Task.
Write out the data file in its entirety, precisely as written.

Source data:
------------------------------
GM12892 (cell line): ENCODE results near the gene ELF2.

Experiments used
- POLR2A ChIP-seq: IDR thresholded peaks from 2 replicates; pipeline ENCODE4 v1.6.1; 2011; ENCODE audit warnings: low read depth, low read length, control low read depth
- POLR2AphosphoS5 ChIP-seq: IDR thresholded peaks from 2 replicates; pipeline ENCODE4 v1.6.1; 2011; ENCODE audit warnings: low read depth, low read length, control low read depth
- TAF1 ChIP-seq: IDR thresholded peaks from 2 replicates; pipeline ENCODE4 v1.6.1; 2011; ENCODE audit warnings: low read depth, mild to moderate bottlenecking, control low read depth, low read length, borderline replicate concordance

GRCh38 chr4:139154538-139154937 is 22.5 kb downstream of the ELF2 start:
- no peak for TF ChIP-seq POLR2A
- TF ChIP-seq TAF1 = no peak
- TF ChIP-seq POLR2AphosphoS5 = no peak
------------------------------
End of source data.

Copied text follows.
GM12892 (cell line): ENCODE results near the gene ELF2.

Experiments used
- POLR2A ChIP-seq: IDR thresholded peaks from 2 replicates; pipeline ENCODE4 v1.6.1; 2011; ENCODE audit warnings: low read depth, low read length, control low read depth
- POLR2AphosphoS5 ChIP-seq: IDR thresholded peaks from 2 replicates; pipeline ENCODE4 v1.6.1; 2011; ENCODE audit warnings: low read depth, low read length, control low read depth
- TAF1 ChIP-seq: IDR thresholded peaks from 2 replicates; pipeline ENCODE4 v1.6.1; 2011; ENCODE audit warnings: low read depth, mild to moderate bottlenecking, control low read depth, low read length, borderline replicate concordance

GRCh38 chr4:139154538-139154937 is 22.5 kb downstream of the ELF2 start:
- no peak for TF ChIP-seq POLR2A
- TF ChIP-seq TAF1 = no peak
- TF ChIP-seq POLR2AphosphoS5 = no peak